The Student Newspaper of Mississippi State University

The Reflector

The Student Newspaper of Mississippi State University

The Reflector

The Student Newspaper of Mississippi State University

The Reflector

    Campus crosswalks unsafe, inconvenient

    Can pedestrians and vehicles safely coexist? On our campus, buildings are so far apart that driving becomes a necessity, but parking is so crazy that most students try to avoid the parking mess by walking to and from classes. This mix of heavy traffic and pedestrians creates an issue that we need to address. There are many factors that go into making a community safe for pedestrians such as well-maintained sidewalks, adequate lighting and pedestrian education. Crosswalks are the places where pedestrians and vehicles converge. How can we keep both drivers and pedestrians safe at crosswalks?
    Although pedestrians and cars have been mixing since the invention of the automobile, there have only recently been thorough studies of crosswalk safety. Most of the findings are common sense.
    According to the Illuminating Engineering Society American Standard Practice for Street and Highway Lighting, all crosswalks should be well lit.
    The study also showed that pedestrians have a false sense of how visible they are to drivers at night. Pedestrians in an unlit crosswalk thought they could be seen at twice the distance that the driver of an oncoming car reported actually seeing the pedestrian by the light of headlights only. Installing a crosswalk without proper lighting is like equipping a city police force with golf carts instead of patrol cars; it may save money, but it doesn’t make anyone safer.
    Another study by the Highway Research Board found more than 42 percent of all car-pedestrian accidents in crosswalks occurred when the pedestrian “suddenly appeared in the driver’s view,” such as coming from behind a parked car or dashing into the street.
    Safe crosswalks should provide enough visibility for drivers to see pedestrians approaching either end of the crosswalk. On the other hand, it probably wouldn’t hurt to send some MSU students to remedial kindergarten training in the art of looking both ways before crossing the street.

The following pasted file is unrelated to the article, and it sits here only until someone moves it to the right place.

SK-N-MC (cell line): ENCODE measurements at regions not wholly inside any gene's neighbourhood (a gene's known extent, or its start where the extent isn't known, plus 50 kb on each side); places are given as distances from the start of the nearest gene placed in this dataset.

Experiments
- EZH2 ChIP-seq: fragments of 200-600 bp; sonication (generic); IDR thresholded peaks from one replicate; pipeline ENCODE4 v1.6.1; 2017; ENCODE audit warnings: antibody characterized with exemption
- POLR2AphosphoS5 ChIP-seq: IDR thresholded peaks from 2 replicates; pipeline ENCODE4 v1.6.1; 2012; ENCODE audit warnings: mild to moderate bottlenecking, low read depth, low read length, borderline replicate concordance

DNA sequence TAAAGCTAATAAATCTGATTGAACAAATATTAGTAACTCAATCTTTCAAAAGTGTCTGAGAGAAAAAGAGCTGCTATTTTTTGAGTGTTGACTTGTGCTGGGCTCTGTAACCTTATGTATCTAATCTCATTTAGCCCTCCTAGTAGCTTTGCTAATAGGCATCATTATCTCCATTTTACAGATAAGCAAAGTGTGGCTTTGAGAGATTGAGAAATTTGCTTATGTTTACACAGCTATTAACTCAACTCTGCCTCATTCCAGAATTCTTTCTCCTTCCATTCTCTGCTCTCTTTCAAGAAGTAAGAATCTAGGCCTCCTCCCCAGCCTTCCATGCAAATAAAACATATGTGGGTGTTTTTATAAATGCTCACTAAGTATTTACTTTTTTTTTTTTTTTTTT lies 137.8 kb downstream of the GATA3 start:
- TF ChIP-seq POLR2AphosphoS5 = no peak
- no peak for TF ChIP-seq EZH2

The 1992 Traffic Engineering Handbook points out the importance of making crosswalks short. According to the handbook, “Wherever possible, right-angle crossings of the streets should be used to minimize exposure to vehicles.”
    The less time spent crossing the street, the fewer chances the pedestrian has of being hit. Keeping crosswalks short also helps avoid traffic delays and keeps the drivers from becoming frustrated enough to run over the next person who tries to cross the street.
    The most important aspect of crosswalks is the one we tend to overlook the most. Making crosswalks accessible to people in wheelchairs should be the top priority for anyone who wants to improve crosswalks on our campus.
    Wheelchairs are not as visible to drivers, and disabled students count on clearly marked crosswalks to help them cross the street without being hit by a car, but what good does a crosswalk do for a person in a wheelchair if they can’t get to it? Every crosswalk on campus should have a ramp leading from the sidewalk to the street. Even a small curb makes it dangerous for a wheelchair to go down and almost impossible to back up on the other side.
    So, how do our campus crosswalks measure up? The majority of crosswalks on campus are well-designed, lit at night and accessible to wheelchairs, but there are still quite a few problem crosswalks that need serious attention. In all the places where recent renovations have been done, the crosswalks are consistently well-designed. Our current maintenance personnel have done a great job, but on older roads, crosswalks are less safe.